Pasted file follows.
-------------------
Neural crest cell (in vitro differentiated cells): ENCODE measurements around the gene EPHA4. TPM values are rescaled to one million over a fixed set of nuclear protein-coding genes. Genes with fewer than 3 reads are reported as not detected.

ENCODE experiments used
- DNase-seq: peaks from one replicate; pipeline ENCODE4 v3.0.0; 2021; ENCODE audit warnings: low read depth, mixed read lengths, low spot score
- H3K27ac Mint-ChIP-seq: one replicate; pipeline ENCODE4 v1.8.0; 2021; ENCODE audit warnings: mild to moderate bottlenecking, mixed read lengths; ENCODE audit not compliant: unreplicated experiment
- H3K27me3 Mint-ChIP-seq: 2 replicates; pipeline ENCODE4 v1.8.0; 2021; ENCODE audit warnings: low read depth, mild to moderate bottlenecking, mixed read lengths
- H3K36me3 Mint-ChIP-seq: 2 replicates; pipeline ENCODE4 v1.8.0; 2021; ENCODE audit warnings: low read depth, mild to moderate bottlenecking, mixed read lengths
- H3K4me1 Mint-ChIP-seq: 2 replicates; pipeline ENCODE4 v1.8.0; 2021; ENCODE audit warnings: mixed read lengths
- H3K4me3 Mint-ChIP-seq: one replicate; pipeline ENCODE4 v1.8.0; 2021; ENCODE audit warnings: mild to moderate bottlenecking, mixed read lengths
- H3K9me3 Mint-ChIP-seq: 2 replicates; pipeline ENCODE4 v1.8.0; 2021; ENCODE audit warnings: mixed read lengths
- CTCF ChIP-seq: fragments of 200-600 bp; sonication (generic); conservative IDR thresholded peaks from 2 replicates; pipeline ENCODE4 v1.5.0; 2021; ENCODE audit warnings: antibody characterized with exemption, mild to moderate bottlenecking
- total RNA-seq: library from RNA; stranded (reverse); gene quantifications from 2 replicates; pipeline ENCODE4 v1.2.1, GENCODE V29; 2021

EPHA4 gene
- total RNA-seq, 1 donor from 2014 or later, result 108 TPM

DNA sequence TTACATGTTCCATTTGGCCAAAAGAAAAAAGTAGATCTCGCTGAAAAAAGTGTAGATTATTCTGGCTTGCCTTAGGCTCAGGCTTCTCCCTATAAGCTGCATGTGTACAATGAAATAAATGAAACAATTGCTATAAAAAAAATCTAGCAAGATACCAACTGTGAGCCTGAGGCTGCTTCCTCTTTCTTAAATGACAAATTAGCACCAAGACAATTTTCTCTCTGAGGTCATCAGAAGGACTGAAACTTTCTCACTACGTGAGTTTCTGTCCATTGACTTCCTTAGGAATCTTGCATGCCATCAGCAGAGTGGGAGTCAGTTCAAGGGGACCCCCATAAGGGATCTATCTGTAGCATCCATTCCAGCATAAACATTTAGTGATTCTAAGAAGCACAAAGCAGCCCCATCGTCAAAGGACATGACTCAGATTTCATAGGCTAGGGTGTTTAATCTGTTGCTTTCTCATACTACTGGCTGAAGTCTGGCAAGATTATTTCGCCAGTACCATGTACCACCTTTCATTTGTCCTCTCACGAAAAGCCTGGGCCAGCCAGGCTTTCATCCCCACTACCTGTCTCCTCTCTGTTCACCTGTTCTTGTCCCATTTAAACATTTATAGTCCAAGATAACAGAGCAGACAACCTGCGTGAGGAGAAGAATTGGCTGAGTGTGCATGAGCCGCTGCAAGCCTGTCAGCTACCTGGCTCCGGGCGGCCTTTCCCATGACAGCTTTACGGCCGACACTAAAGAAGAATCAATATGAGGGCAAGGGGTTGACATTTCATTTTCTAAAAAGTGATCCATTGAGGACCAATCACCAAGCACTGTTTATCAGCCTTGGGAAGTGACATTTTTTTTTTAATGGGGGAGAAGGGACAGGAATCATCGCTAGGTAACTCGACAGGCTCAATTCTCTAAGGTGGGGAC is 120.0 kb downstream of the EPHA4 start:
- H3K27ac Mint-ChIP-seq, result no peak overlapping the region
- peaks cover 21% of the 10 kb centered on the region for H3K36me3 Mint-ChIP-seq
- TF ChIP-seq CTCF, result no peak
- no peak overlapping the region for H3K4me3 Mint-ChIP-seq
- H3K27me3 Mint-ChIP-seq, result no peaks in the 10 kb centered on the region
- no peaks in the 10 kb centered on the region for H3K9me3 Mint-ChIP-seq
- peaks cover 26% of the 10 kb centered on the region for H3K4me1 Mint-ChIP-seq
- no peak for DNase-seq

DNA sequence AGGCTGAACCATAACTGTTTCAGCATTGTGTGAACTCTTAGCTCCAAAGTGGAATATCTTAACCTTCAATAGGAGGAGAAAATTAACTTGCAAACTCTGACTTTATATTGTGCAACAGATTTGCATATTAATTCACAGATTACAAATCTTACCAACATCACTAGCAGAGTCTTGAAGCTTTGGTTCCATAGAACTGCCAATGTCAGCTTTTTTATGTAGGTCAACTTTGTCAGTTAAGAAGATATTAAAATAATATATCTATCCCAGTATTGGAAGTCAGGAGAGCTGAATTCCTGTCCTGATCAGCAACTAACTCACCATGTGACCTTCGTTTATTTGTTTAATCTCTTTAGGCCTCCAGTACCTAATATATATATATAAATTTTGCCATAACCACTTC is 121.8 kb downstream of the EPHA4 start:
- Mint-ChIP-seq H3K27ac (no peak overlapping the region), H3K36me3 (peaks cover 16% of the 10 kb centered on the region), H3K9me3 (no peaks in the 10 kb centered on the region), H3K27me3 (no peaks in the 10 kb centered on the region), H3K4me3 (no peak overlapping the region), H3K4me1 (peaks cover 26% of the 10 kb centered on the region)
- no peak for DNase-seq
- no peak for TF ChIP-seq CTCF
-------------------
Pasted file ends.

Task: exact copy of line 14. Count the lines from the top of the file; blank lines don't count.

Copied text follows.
DNA sequence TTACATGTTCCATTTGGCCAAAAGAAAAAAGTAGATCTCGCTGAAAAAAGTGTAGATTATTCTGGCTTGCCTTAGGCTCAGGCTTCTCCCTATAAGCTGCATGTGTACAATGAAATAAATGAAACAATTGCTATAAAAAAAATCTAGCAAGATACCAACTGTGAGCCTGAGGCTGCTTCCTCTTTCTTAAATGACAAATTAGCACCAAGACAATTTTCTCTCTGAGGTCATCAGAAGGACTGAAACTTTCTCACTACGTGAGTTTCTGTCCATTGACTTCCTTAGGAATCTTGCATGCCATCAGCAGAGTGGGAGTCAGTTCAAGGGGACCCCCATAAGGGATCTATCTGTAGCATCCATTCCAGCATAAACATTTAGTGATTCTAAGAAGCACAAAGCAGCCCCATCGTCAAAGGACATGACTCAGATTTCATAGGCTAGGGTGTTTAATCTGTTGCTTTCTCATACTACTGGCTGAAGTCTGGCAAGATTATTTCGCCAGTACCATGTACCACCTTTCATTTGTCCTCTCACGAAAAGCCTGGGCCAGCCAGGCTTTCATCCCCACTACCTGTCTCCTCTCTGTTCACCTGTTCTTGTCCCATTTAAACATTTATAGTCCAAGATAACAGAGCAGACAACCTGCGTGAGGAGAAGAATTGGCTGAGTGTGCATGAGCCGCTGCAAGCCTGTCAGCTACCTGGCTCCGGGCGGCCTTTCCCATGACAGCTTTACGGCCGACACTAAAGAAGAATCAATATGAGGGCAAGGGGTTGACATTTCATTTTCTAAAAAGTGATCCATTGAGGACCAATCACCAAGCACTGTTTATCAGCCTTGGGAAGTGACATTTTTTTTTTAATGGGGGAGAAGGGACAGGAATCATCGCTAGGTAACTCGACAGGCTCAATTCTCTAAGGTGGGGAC is 120.0 kb downstream of the EPHA4 start: